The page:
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Increased State and Federal Funds Allow Virginia to Address Traffic Congestion, Traffic Safety, and Road and Bridge Condition Challenges

RICHMOND, VA – Over the last decade, state and federal transportation funding increases have allowed Virginia to move forward on numerous projects and programs to improve the condition, reliability, and safety of the commonwealth’s transportation network. Despite these funding increases, Virginia still faces challenges in improving and maintaining its transportation system to accommodate future growth, maintain the system, and sustain adequate investment. This is according to a new report from TRIP, a national transportation research nonprofit based in Washington, D.C. In addition to the statewide data, the TRIP report includes regional data for the Hampton Roads, Northern Virginia, Richmond, and Roanoke areas.

The TRIP report, “Keeping Virginia Mobile: Providing a Modern, Sustainable Transportation System in the Old Dominion State,” finds that throughout Virginia, increasing traffic congestion impedes personal and commercial mobility, the state’s traffic fatality rate rose significantly from 2019 to 2022, more than one-third of major roads are in poor or mediocre condition, and 4% of bridges (20 feet or more in length) are rated poor/structurally deficient.

From 2000 to 2019, vehicle travel in Virginia increased by 14%. Due to the COVID-19 pandemic, vehicle travel in Virginia dropped by as much as 45% in April 2020 (as compared to vehicle travel during the same month the previous year). By 2022, vehicle miles of travel (VMT) in Virginia had rebounded to 2% below 2019’s pre-pandemic levels. During the first six months of 2023, VMT in Virginia was 3% higher than the first six months of 2022, surpassing pre-pandemic VMT levels. Congested roads, highways, and bottlenecks choke commuting and commerce and cost Virginia drivers $5 billion in 2022 in the form of lost time and wasted fuel.

Statewide, more than one-third of major locally and state-maintained roads are deteriorated, with 13% in poor condition and 23% in mediocre condition. Driving on deteriorated roads costs the average Virginia driver an additional $536 each year in extra vehicle operating costs (VOC). Extra vehicle operating costs total $3.2 billion statewide and include accelerated vehicle depreciation, additional repair costs, and increased fuel consumption and tire wear.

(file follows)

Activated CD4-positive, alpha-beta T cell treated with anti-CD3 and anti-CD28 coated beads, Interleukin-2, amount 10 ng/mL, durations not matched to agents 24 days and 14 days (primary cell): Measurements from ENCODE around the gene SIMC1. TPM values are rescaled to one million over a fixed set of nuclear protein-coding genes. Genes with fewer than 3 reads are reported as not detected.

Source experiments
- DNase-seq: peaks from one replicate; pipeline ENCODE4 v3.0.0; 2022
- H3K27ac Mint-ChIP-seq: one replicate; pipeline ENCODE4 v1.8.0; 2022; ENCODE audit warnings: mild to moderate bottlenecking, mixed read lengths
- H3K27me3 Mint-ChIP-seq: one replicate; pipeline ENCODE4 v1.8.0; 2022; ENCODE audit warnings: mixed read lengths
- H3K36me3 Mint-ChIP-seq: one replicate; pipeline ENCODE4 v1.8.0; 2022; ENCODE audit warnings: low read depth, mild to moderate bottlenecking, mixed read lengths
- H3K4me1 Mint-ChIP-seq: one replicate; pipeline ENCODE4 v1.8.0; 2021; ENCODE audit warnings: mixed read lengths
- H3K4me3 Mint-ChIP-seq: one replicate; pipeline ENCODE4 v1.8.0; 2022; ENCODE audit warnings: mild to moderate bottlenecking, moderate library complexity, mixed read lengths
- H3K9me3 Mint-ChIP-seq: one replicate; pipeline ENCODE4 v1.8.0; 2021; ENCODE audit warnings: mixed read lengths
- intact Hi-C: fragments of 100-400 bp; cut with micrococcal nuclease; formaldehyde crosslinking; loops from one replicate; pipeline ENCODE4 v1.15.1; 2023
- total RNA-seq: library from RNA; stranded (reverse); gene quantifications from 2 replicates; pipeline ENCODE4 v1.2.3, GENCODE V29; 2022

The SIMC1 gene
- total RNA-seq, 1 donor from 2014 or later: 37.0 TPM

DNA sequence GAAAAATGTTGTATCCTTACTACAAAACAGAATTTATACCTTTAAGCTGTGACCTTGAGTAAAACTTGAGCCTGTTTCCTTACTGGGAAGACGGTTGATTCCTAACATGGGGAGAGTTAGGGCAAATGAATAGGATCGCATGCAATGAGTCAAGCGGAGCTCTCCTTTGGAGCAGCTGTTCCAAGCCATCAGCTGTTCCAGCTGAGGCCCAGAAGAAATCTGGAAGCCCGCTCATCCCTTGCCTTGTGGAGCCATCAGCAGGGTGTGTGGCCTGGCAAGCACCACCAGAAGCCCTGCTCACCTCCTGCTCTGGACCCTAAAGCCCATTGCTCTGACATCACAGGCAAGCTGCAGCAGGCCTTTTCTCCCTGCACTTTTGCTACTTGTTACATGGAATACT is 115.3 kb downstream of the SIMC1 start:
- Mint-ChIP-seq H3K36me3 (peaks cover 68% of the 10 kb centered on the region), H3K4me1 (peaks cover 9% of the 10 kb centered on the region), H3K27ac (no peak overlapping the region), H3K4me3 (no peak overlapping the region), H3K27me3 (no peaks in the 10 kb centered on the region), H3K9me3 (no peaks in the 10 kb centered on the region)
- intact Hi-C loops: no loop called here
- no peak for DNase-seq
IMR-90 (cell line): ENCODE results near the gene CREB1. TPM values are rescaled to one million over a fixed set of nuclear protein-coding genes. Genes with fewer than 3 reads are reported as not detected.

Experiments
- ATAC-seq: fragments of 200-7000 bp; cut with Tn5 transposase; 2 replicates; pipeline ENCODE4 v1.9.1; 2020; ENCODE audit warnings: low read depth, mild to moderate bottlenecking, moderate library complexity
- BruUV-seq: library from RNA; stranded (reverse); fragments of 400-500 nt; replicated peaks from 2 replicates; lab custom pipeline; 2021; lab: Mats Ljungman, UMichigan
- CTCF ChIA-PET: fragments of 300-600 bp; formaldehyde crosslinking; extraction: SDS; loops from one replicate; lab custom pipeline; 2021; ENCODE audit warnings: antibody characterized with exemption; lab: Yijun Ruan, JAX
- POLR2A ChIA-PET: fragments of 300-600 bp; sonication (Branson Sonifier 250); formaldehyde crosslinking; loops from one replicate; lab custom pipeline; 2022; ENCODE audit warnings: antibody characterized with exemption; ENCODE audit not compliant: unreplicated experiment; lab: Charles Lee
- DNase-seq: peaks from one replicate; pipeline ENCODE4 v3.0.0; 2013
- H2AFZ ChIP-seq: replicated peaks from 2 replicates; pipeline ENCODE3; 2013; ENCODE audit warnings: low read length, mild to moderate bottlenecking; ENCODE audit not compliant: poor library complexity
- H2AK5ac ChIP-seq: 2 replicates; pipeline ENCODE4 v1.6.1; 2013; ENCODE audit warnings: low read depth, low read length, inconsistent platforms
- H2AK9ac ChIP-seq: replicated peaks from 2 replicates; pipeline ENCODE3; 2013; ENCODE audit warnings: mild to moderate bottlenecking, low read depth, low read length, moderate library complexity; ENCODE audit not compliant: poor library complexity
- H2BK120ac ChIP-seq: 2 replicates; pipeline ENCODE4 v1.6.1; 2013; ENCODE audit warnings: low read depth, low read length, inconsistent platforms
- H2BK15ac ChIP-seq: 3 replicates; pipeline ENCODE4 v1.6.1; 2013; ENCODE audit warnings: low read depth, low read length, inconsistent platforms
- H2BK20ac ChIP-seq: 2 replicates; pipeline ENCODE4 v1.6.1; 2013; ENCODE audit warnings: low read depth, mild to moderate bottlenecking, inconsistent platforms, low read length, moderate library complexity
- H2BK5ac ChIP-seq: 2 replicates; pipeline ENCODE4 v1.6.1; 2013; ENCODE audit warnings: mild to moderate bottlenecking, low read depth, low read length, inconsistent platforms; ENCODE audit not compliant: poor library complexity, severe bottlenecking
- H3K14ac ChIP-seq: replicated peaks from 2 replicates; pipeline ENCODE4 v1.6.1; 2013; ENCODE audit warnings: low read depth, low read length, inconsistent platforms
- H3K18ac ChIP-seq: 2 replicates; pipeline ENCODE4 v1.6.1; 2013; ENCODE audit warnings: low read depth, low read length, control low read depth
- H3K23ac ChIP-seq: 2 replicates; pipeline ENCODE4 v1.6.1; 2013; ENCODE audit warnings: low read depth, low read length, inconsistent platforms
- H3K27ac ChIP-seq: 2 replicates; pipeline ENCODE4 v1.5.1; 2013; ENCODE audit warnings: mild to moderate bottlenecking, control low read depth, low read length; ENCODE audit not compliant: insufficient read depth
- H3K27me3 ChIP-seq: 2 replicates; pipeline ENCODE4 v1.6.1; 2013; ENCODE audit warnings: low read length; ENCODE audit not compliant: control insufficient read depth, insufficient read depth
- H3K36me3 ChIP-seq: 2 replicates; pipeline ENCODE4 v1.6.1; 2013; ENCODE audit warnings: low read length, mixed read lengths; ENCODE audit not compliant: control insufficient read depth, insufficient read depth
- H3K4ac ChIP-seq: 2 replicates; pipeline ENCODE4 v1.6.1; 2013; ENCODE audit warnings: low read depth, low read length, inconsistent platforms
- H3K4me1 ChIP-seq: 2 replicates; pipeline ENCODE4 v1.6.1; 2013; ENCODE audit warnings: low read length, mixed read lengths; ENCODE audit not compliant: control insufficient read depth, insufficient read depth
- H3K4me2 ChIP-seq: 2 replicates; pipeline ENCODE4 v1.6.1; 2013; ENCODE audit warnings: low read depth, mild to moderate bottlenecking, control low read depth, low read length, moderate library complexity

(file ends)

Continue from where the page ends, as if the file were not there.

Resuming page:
Statewide, 4% of Virginia’s bridges are rated poor/structurally deficient, with significant deterioration to the bridge deck, supports, or other major components. In Virginia, 44% of the state’s bridges are 50 years old or more. Most bridges are designed to last 50 years before major overhaul or replacement, although many newer bridges are being designed to last 75 years or longer.

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From 2018 to 2022, 4,479 people were killed in traffic crashes in Virginia. The state’s 2022 traffic fatality rate of 1.20 fatalities for every 100 million miles traveled is lower than the national average of 1.35. In Virginia, traffic fatalities began to increase in 2020 even as vehicle travel levels decreased dramatically due to the COVID-19 pandemic. The number of traffic fatalities continued to increase in 2021 and 2022. The number of annual fatalities in Virginia increased 21% from 2019 to 2022, from 831 to 1,005, and the state’s fatality rate per 100 million VMT increased 23%, from 0.97 to 1.20 during that time. This significant increase in the number of fatalities and the rate of fatalities per 100 million VMT happened while vehicle travel in the state decreased by 2% overall from 2019 to 2022.

“Virginia is putting increased state and federal transportation dollars to good use and making needed improvements to its transportation network,” said Dave Kearby, TRIP’s Executive Director. “But, the state’s ability to provide a smooth, reliable, and safe transportation system depends on long-term, consistent, and sufficient funding. A safe and reliable transportation system that is maintained in good condition and offers improved mobility and accessibility to meet the needs of Virginia residents, businesses, and tourists alike, is critical to keeping Virginia mobile and moving the state forward.”

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